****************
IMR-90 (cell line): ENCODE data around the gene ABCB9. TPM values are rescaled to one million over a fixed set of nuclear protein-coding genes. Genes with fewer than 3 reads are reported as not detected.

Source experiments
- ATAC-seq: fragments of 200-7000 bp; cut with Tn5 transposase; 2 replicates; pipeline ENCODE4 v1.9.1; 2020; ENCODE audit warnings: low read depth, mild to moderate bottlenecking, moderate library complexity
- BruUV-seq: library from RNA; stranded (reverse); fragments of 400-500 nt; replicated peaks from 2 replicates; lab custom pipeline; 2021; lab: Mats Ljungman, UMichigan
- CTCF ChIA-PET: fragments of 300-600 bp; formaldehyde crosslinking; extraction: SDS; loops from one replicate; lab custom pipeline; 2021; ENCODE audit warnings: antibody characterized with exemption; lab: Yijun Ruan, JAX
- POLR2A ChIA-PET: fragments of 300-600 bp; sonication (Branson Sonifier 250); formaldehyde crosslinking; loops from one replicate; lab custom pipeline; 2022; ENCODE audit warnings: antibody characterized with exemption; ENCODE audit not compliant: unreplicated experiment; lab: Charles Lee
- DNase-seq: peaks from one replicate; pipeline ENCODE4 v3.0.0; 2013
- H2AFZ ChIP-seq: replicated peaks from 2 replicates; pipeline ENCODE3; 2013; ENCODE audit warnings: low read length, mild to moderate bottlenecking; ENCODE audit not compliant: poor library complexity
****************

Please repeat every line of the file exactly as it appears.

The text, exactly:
IMR-90 (cell line): ENCODE data around the gene ABCB9. TPM values are rescaled to one million over a fixed set of nuclear protein-coding genes. Genes with fewer than 3 reads are reported as not detected.

Source experiments
- ATAC-seq: fragments of 200-7000 bp; cut with Tn5 transposase; 2 replicates; pipeline ENCODE4 v1.9.1; 2020; ENCODE audit warnings: low read depth, mild to moderate bottlenecking, moderate library complexity
- BruUV-seq: library from RNA; stranded (reverse); fragments of 400-500 nt; replicated peaks from 2 replicates; lab custom pipeline; 2021; lab: Mats Ljungman, UMichigan
- CTCF ChIA-PET: fragments of 300-600 bp; formaldehyde crosslinking; extraction: SDS; loops from one replicate; lab custom pipeline; 2021; ENCODE audit warnings: antibody characterized with exemption; lab: Yijun Ruan, JAX
- POLR2A ChIA-PET: fragments of 300-600 bp; sonication (Branson Sonifier 250); formaldehyde crosslinking; loops from one replicate; lab custom pipeline; 2022; ENCODE audit warnings: antibody characterized with exemption; ENCODE audit not compliant: unreplicated experiment; lab: Charles Lee
- DNase-seq: peaks from one replicate; pipeline ENCODE4 v3.0.0; 2013
- H2AFZ ChIP-seq: replicated peaks from 2 replicates; pipeline ENCODE3; 2013; ENCODE audit warnings: low read length, mild to moderate bottlenecking; ENCODE audit not compliant: poor library complexity